15. Thought Provokers
  14. 13 Long-Term Liabilities
    1. Why It Matters
    2. 13.1 Explain the Pricing of Long-Term Liabilities
    3. 13.2 Compute Amortization of Long-Term Liabilities Using the Effective-Interest Method
    4. 13.3 Prepare Journal Entries to Reflect the Life Cycle of Bonds
    5. 13.4 Appendix: Special Topics Related to Long-Term Liabilities
    6. Key Terms
    7. Summary
    8. Multiple Choice
    9. Questions
    10. Exercise Set A
    11. Exercise Set B
    12. Problem Set A
    13. Problem Set B
    14. Thought Provokers
  15. 14 Corporation Accounting
    1. Why It Matters
    2. 14.1 Explain the Process of Securing Equity Financing through the Issuance of Stock
    3. 14.2 Analyze and Record Transactions for the Issuance and Repurchase of Stock
    4. 14.3 Record Transactions and the Effects on Financial Statements for Cash Dividends, Property Dividends, Stock Dividends, and Stock Splits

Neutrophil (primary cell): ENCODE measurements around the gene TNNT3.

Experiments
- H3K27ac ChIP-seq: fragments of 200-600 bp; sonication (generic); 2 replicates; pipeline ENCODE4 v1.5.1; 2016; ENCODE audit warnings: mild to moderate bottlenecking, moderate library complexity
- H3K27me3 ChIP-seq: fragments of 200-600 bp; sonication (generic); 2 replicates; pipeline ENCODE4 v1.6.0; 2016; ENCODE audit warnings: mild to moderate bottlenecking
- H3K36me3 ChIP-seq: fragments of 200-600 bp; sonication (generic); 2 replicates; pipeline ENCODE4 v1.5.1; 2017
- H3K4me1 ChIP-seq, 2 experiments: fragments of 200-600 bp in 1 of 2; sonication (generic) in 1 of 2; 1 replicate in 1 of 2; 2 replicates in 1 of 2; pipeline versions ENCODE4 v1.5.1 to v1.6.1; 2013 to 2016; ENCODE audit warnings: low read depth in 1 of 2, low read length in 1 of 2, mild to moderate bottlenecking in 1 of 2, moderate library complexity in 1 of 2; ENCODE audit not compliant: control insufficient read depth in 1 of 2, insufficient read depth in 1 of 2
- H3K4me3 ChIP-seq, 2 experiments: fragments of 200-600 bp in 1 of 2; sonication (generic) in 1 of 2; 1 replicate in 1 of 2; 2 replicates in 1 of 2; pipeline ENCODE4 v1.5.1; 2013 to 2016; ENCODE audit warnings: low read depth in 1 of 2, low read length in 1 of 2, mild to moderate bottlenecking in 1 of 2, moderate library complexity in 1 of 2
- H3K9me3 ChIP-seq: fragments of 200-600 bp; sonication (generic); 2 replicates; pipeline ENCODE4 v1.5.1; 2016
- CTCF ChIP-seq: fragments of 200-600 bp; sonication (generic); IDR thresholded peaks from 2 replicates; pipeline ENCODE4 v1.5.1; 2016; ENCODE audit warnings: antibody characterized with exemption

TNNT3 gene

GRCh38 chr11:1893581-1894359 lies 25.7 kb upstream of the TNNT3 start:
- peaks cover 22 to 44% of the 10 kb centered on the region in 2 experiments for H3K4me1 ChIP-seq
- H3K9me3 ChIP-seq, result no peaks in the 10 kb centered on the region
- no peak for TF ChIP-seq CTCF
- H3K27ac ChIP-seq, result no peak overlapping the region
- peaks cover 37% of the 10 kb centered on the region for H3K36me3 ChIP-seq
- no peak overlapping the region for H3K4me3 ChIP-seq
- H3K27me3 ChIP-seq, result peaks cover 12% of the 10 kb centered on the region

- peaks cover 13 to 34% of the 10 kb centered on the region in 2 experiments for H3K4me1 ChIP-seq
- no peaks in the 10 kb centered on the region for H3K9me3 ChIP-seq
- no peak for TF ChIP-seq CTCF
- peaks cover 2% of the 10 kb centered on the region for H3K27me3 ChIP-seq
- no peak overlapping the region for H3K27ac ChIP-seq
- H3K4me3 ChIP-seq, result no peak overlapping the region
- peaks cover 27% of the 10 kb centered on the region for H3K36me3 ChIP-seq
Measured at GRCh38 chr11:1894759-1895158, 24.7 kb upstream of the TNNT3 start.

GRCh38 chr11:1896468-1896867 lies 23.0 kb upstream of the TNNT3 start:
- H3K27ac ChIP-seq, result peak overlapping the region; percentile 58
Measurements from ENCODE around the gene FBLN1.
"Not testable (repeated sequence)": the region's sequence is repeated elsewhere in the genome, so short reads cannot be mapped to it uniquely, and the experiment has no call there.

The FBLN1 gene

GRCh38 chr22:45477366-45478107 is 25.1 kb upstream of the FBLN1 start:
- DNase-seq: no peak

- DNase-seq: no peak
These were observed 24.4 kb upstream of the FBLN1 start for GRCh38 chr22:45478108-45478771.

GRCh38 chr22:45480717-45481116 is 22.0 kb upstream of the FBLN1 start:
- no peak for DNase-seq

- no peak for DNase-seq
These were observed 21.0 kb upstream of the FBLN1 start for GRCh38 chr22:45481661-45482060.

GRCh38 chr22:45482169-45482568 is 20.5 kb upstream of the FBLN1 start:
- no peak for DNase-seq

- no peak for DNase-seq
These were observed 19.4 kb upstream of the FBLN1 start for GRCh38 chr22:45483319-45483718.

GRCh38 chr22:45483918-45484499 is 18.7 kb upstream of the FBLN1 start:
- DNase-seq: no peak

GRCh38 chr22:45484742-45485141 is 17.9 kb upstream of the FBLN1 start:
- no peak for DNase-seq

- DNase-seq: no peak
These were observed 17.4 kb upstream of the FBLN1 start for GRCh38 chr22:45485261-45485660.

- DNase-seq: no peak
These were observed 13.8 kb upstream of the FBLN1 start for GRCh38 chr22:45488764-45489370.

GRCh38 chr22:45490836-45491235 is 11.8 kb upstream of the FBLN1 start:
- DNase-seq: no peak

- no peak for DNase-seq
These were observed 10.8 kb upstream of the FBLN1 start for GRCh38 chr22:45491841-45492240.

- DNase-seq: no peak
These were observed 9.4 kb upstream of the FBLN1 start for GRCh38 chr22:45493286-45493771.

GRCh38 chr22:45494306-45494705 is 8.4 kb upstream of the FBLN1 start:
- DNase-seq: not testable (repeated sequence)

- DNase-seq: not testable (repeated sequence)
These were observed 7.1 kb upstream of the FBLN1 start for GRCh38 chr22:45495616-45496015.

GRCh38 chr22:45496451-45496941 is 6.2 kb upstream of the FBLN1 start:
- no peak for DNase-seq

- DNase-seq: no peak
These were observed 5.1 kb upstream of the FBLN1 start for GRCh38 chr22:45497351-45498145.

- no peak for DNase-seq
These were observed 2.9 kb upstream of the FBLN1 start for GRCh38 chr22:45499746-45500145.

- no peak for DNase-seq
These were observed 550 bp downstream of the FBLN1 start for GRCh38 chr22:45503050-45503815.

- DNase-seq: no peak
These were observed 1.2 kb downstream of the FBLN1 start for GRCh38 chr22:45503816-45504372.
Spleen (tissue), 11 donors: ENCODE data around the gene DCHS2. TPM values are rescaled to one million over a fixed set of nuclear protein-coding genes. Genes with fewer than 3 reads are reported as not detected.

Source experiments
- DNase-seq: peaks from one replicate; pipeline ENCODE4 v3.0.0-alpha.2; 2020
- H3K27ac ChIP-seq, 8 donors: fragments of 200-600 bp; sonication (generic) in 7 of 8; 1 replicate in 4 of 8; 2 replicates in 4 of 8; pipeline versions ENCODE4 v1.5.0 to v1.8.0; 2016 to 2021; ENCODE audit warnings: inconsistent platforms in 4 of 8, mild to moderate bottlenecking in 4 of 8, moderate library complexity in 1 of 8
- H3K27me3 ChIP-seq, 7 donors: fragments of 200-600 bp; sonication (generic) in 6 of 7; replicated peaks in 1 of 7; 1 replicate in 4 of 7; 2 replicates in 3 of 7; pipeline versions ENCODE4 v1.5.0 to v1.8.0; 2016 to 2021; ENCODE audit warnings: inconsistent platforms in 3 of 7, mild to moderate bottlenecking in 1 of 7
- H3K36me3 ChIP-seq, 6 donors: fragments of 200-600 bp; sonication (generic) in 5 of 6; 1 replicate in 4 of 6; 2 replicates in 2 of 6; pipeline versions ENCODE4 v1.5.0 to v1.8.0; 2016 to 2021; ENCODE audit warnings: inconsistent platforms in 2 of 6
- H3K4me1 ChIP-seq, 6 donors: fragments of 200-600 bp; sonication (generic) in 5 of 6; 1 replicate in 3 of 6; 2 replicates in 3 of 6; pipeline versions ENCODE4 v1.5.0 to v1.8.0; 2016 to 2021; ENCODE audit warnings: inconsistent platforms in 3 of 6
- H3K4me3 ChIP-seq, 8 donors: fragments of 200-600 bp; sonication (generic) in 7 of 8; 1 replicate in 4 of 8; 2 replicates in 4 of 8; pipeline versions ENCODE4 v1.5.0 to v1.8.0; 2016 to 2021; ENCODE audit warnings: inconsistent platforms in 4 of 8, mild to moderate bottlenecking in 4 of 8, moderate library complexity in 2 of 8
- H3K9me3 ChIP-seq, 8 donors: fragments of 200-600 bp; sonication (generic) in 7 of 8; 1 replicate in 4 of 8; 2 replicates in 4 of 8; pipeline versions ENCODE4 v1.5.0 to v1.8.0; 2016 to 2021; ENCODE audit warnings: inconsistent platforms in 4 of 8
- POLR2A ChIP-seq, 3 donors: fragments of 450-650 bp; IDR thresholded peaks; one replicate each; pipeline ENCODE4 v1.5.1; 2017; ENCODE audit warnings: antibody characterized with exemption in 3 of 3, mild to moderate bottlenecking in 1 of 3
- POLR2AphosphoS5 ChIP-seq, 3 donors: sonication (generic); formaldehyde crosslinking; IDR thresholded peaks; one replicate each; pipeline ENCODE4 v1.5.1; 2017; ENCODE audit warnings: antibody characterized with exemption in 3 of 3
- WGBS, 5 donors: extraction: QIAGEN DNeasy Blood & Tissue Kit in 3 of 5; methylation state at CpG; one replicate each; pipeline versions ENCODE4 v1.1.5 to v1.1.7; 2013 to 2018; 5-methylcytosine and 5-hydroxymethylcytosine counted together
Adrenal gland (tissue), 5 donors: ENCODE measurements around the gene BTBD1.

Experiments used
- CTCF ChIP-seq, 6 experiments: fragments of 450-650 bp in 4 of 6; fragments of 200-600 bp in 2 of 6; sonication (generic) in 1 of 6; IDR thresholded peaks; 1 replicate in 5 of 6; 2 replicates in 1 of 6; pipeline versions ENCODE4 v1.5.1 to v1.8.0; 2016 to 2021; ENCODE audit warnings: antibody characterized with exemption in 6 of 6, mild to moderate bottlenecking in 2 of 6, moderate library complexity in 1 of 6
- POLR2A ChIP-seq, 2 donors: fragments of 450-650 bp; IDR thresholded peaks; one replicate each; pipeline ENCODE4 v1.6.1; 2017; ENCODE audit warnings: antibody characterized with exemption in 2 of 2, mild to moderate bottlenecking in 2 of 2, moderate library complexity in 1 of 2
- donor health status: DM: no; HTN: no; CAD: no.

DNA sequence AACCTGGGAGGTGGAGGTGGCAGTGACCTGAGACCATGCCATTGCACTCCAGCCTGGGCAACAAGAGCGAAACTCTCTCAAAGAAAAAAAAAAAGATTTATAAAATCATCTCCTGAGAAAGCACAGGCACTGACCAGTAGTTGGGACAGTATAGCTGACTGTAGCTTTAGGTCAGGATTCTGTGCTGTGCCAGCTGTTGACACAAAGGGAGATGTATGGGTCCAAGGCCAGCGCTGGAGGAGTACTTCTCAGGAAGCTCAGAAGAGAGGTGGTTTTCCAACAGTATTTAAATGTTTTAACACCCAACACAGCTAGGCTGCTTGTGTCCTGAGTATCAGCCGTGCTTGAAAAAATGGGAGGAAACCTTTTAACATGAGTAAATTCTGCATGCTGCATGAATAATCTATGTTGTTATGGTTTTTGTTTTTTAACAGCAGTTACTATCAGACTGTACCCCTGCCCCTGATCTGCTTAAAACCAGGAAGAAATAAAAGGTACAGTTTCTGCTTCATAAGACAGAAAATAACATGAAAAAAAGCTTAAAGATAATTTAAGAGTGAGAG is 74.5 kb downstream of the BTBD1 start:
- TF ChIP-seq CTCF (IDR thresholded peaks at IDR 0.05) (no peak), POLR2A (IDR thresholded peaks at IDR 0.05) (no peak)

5. 14.4 Compare and Contrast Owners’ Equity versus Retained Earnings
    6. 14.5 Discuss the Applicability of Earnings per Share as a Method to Measure Performance
    7. Key Terms
    8. Summary
    9. Multiple Choice
    10. Questions
    11. Exercise Set A
    12. Exercise Set B
    13. Problem Set A
    14. Problem Set B
    15. Thought Provokers
  16. 15 Partnership Accounting
    1. Why It Matters
    2. 15.1 Describe the Advantages and Disadvantages of Organizing as a Partnership
    3. 15.2 Describe How a Partnership Is Created, Including the Associated Journal Entries
    4. 15.3 Compute and Allocate Partners’ Share of Income and Loss
    5. 15.4 Prepare Journal Entries to Record the Admission and Withdrawal of a Partner
    6. 15.5 Discuss and Record Entries for the Dissolution of a Partnership
    7. Key Terms
    8. Summary
    9. Multiple Choice
    10. Questions
    11. Exercise Set A
    12. Exercise Set B
    13. Problem Set A
    14. Problem Set B
    15. Thought Provokers
  17. 16 Statement of Cash Flows
    1. Why It Matters
    2. 16.1 Explain the Purpose of the Statement of Cash Flows
    3. 16.2 Differentiate between Operating, Investing, and Financing Activities